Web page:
Initiative for Medicines, Access & Knowledge — a U.S.-based nonprofit also known as I-MAK — filed a set of patent challenges against sofosbuvir, according to a press release from the organization. According to I-MAK, the drug’s six core patents do not meet the legal standards for novelty and non-obviousness.
“As an organization, we’ve been working on the issue of patents and medicines for over 10 years and we have identified that unmerited patents can be a driver of high drug prices, particularly where they’re unnecessarily blocking drug competition,” Tahir Amin, co-founder and co-executive director of I-MAK told Healio.com/Hepatology. “Through our research we have identified a number of examples where the over-patenting situation on drugs is getting in the way of more access and more competition in the marketplace, which naturally results in morefold prices.”
The patent challenges include one against the base compound sofosbuvir. According to I-MAK, nucleo(t)sides like sofosbuvir existed in relation to antiviral and anticancer treatments years before Gilead filed its patents and that the core molecule in sofosbuvir has the same elements and arrangement as previous nucleos(t)ides except for one nonobvious change.
I-MAK also challenged three patents Gilead holds regarding the prodrug in Sovaldi. The organization stated that because sofosbuvir is a nucleos(t)ide, the prodrug used in Sovaldi was an obvious choice to activate the basic molecule.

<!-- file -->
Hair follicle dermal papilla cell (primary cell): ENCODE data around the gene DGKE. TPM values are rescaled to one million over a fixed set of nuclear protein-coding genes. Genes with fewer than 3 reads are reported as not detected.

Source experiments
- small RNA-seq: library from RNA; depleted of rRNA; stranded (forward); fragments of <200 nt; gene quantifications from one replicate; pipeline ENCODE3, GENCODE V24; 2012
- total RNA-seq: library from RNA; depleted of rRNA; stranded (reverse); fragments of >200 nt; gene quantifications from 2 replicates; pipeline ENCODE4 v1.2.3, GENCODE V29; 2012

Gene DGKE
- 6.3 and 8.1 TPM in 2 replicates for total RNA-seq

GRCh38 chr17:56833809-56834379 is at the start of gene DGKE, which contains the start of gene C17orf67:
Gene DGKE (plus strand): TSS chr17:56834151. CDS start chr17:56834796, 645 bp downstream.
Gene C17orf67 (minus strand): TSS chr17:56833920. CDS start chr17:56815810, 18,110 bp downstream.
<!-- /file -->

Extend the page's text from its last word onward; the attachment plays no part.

Amin added that there was a publication that predates the application of this prodrug 17 days before Gilead acquired it and details how to deliver a nucleos(t)ide like the one Pharmasset developed for sofosbuvir. These three patents have been extended to 2029.
Finally, I-MAK challenged two patents Gilead holds for the crystalline structures in sofosbuvir.
“There’s nothing inventive about it,” Amin said. “It’s just something that you screen for; it’s common practice in the pharmaceutical industry to screen for different crystal forms which are naturally there.”
According to Amin, 85% of the estimated 1.7 million people currently diagnosed with HCV will not receive treatment this year. Regarding Gilead’s recent patent extensions, which Amin referred to as the common practice of lifecycle management to maintain a market as long as possible, I-MAK’s concern is the overall affect that a lack of generic options for HCV will have.
“This is going to be a significant problem as we go along in the future years trying to treat patients,” Amin concluded. “If you’ve got 85% who are not getting the drug today, it’s going to be a significant problem going forward. We’re trying to address it in a different way.”
Gilead did not respond to requests for comment at the time of publication.
Initiative for Medicines, Access & Knowledge. First-Ever U.S. Patent Challenges Dispute Gilead’s Monopoly on Hepatitis C Drugs that Blocks Millions from Treatment. www.i-mak.org. Updated: Oct. 25, 2017. Accessed: Oct. 26, 2017.
Disclosure: Amin reports no relevant financial disclosures.
Editor's note: This article was updated with clarified information from Tahir Amin.